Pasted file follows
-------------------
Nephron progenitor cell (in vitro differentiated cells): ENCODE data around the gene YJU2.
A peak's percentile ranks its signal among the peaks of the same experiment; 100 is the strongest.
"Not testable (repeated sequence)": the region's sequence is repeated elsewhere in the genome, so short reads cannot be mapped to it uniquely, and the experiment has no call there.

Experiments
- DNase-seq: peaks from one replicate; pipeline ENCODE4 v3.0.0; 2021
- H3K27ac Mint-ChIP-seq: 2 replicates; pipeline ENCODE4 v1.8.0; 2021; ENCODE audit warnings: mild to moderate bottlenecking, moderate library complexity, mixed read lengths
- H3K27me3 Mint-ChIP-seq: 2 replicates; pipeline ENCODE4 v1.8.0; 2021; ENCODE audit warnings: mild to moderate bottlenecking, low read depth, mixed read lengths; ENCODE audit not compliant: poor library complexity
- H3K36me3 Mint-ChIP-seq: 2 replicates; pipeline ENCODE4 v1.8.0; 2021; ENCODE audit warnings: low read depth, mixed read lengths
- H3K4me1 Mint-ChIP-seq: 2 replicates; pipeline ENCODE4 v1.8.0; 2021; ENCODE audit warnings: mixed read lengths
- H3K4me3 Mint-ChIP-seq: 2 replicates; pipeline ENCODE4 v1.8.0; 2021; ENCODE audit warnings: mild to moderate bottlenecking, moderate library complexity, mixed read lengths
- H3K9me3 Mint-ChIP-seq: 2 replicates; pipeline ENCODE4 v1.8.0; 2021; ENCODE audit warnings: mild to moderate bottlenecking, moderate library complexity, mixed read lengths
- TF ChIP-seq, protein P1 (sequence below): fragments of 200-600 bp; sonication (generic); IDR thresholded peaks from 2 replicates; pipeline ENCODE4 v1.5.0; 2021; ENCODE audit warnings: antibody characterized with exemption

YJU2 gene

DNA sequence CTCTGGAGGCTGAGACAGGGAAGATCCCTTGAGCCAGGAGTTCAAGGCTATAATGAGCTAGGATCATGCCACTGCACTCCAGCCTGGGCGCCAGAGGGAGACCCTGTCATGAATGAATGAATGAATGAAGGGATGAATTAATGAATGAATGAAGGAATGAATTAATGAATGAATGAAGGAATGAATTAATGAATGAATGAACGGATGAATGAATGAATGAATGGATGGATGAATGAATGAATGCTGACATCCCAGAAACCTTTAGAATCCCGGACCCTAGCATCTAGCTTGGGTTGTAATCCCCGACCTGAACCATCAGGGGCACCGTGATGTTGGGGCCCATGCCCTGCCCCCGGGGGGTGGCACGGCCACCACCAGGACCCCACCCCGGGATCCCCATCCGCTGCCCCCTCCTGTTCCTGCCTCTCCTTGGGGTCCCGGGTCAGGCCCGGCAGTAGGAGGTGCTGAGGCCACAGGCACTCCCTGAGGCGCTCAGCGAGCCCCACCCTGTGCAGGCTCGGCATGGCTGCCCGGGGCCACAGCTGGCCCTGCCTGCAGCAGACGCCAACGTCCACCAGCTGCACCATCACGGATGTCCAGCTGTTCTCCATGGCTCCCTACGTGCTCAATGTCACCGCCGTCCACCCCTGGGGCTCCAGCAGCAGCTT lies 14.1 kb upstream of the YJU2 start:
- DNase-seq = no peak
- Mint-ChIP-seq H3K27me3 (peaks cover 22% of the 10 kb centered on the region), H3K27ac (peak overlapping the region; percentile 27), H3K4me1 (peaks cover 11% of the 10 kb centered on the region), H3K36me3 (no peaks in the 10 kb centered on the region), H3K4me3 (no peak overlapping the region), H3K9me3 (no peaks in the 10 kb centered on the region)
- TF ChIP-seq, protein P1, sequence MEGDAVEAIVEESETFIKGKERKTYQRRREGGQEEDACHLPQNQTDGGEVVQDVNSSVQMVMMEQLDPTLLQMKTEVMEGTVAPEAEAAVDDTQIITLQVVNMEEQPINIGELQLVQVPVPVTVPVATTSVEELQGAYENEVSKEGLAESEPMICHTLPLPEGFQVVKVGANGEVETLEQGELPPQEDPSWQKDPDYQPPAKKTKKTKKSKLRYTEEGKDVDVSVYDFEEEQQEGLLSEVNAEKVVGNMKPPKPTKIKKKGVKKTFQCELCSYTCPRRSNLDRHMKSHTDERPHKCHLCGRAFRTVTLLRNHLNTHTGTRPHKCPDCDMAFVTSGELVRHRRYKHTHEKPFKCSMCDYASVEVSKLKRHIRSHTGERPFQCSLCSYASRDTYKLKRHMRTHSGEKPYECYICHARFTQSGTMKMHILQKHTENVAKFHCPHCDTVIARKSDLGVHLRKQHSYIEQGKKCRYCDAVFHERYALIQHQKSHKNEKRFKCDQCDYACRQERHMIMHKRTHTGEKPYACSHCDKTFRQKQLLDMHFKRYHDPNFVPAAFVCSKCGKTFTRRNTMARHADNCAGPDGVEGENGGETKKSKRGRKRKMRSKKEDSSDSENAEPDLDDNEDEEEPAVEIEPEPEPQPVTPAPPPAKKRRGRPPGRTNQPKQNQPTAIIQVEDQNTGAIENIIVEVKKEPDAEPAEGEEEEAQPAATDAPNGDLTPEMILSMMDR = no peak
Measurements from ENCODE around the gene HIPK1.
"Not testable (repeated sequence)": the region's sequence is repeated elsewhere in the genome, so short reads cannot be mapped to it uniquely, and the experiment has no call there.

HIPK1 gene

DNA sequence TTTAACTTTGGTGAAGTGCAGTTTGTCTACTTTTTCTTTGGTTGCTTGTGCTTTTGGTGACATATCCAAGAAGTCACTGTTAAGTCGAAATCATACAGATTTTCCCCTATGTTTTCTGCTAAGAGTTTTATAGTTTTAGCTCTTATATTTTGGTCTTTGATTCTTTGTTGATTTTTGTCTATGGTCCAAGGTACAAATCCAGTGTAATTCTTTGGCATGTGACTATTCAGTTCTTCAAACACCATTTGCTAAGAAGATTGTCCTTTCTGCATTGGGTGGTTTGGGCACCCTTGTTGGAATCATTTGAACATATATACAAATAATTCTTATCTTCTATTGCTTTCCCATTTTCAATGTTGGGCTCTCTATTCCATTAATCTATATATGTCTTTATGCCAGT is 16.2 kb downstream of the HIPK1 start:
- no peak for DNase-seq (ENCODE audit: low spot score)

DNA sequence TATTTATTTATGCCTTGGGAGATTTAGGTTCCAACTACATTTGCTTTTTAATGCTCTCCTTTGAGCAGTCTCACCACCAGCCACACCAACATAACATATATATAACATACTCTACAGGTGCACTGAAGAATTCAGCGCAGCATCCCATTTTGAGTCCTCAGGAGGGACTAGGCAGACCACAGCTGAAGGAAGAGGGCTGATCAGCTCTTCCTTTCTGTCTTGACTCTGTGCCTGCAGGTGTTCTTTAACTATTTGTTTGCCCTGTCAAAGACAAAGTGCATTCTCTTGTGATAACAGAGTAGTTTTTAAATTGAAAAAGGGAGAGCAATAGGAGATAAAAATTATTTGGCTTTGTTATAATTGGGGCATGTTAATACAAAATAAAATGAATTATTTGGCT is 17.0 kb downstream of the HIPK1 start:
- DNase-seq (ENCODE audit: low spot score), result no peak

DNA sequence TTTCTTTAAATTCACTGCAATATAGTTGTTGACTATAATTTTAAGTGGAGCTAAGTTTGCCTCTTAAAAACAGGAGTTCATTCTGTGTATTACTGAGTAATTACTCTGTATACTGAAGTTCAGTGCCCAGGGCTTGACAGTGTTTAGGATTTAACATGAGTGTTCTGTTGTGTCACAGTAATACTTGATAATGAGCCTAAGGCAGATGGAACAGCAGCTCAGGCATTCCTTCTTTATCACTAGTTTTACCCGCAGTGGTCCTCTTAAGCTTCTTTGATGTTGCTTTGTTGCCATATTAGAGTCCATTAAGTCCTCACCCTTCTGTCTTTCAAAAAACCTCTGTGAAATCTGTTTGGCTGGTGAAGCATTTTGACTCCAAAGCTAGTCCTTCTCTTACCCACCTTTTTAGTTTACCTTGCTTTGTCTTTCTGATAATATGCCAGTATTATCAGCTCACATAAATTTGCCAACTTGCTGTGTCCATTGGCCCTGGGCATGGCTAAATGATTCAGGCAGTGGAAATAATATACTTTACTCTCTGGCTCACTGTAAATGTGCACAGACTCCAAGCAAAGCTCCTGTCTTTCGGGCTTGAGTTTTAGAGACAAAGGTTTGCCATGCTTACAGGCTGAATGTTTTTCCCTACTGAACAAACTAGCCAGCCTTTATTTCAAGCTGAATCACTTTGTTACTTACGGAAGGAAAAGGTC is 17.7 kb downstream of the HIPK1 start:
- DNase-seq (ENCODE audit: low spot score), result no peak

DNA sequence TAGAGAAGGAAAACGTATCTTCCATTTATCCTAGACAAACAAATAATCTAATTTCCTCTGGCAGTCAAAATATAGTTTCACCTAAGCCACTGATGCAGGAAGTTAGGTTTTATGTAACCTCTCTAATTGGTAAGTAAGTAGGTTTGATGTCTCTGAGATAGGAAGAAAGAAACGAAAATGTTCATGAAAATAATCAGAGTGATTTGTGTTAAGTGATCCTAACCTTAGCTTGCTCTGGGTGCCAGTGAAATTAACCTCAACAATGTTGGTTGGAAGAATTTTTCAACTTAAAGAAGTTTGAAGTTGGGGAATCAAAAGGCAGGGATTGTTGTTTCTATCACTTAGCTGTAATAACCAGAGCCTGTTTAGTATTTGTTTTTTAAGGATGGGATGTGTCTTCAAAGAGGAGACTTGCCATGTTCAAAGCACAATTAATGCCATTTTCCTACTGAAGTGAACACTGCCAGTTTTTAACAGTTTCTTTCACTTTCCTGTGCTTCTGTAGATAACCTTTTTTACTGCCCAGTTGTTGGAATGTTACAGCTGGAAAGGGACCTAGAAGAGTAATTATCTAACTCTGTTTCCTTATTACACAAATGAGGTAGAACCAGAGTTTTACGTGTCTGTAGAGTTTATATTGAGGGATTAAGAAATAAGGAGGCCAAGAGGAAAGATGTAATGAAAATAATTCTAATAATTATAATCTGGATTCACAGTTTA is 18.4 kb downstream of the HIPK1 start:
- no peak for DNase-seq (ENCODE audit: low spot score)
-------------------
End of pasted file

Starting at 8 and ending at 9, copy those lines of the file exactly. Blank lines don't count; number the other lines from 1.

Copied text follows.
- H3K36me3 Mint-ChIP-seq: 2 replicates; pipeline ENCODE4 v1.8.0; 2021; ENCODE audit warnings: low read depth, mixed read lengths
- H3K4me1 Mint-ChIP-seq: 2 replicates; pipeline ENCODE4 v1.8.0; 2021; ENCODE audit warnings: mixed read lengths